Bad news today for many New Zealand families already struggling to pay for expensive medications – the prices are likely to rise when the TPPA is passed.
In another one of those ‘through the looking glass moments‘ Prime Minister John Key has conceded New Zealand will have to pay more for some medicines under the Trans-Pacific Partnership, but somehow that will be in the country’s “best interests.” (He means “in the the best interests of Kiwi exporters” Ed.). source.
Apparently, patent protection will be extended, meaning that generics will take longer to come onto the market (around 5 years or more). This will causesausing prices to rise and many new drugs will continue to be unavailable in New Zealand until their generic versions are released. This protects the massive investments that drug companies put into developing new treatments and allows more time to profit from them.
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— Green Party NZ (@NZGreens) July 29, 2015
Mr Key rejected criticism the deal would be bad for New Zealand, saying by opening up other markets this country’s exporters would benefit.
But he said there was a high probability patents on medicines would be extended under the deal, which would push up the price the Government would have to pay for them.
In February this year clinicians sounded the alarm bell about New Zealanders being too complacent over the TPPA. They said expensive meds were going to lead to deaths for low income people. That is something that has a particularly poignant for many people already struggling in New Zealand’s low wage economy.
A co-author of an article in medical journal The Lancet says New Zealanders are far too complacent about the implications of the Trans Pacific Partnership Agreement (TPPA).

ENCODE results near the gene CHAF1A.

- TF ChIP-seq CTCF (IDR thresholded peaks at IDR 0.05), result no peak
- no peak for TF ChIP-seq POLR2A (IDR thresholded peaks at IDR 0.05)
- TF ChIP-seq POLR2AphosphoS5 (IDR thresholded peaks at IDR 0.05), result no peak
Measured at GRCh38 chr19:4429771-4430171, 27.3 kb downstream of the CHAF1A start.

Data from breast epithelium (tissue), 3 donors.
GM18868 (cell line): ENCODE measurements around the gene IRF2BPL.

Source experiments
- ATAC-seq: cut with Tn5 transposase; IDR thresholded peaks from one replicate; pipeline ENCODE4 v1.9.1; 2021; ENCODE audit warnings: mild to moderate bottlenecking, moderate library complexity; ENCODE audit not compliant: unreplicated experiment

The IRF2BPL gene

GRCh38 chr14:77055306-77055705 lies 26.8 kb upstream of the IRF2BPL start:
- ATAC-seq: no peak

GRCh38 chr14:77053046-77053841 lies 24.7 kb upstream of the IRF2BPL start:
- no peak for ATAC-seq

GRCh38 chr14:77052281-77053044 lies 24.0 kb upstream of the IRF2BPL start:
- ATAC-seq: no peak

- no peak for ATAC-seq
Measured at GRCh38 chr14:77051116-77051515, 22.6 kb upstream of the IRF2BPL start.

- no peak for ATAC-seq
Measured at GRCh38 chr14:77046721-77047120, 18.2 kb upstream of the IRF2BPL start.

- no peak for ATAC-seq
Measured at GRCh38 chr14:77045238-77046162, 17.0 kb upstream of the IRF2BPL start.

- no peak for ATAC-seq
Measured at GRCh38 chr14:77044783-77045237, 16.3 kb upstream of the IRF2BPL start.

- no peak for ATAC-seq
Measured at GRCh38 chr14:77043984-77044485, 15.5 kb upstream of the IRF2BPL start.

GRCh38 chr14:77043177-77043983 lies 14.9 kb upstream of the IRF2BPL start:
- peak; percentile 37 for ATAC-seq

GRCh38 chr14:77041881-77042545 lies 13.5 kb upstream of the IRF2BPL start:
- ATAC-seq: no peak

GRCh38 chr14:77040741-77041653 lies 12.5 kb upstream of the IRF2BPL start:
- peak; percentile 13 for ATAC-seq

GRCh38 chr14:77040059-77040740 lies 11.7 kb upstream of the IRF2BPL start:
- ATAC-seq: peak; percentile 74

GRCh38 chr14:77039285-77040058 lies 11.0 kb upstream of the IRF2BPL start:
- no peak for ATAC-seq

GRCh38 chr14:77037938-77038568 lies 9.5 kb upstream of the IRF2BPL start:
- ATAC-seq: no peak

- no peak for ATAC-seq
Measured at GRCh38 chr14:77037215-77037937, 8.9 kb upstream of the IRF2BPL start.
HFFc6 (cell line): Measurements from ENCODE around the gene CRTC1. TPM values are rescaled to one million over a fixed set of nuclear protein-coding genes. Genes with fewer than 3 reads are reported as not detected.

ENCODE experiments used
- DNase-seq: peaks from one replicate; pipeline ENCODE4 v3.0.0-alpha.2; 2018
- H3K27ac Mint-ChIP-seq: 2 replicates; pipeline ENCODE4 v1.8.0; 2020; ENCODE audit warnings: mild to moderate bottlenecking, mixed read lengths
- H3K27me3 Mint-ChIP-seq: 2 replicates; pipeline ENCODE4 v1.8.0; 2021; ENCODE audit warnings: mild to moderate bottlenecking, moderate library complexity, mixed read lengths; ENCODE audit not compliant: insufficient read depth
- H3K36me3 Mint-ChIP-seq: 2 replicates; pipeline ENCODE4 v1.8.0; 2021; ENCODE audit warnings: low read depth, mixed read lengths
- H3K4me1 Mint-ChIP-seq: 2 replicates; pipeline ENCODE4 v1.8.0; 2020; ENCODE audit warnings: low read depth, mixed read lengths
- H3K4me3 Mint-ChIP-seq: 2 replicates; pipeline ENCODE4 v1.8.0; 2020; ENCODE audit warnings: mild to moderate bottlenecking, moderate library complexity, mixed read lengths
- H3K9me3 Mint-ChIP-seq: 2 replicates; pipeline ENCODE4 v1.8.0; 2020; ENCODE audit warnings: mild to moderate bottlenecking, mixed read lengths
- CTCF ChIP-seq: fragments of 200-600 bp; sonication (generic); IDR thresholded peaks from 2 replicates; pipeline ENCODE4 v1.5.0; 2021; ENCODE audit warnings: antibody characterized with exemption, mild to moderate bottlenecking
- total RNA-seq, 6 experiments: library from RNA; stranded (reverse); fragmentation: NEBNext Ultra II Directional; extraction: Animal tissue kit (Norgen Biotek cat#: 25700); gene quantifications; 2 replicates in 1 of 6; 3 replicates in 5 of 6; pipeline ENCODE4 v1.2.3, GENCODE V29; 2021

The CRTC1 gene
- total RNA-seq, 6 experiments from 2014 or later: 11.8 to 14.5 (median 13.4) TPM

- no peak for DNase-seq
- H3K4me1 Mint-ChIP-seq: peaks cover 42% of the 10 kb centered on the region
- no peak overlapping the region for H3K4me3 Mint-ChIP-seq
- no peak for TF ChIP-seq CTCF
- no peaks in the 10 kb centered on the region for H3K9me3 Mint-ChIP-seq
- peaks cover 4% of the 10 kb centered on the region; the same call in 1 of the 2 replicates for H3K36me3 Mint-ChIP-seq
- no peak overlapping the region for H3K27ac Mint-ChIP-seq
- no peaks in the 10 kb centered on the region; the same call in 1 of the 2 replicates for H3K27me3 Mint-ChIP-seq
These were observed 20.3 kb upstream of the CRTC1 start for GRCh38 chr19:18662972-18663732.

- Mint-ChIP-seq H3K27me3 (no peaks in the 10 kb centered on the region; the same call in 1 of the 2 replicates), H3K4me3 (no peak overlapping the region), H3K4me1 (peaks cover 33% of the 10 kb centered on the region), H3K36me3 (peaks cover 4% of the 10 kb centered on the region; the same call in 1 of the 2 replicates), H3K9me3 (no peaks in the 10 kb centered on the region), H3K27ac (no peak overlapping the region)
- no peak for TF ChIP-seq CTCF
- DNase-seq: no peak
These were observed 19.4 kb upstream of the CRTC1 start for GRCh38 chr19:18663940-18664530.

Dr Erik Monasterio, a senior psychiatrist, said the article urged the Government to release the negotiating documents for the free trade deal, allowing more debate on their impact on the cost of medicine.
Dr Monasterio said the Government had signalled that the negotiations are entering their final phase, with the next round of talks due next month.
“If we were able to see those negotiation documents, particular at end-game stage, we could have a more helpful, robust and mature discussion because then we could be on an even playing field.”
He said leaked papers showed the negotiations would lead to deaths worldwide as the price of medicine became too expensive for low income people…
The article has been signed by dozens of top clinicians from each country involved in the TPP. source
The TPPA will allow companies to sue governments for any legislation they think will damage their profits.
This effectively overrides New Zealand’s constitution and present pricing structures. As if goods and services in New Zealand weren’t already over priced enough, companies outside of the country will soon call the shots with price tags.
What does this mean for you? Well, if you’re emigrating from a country with subsidised prescription medicine or flat rate script fees (the UK, for example) expect to pay big bucks for something you’ve taken for granted.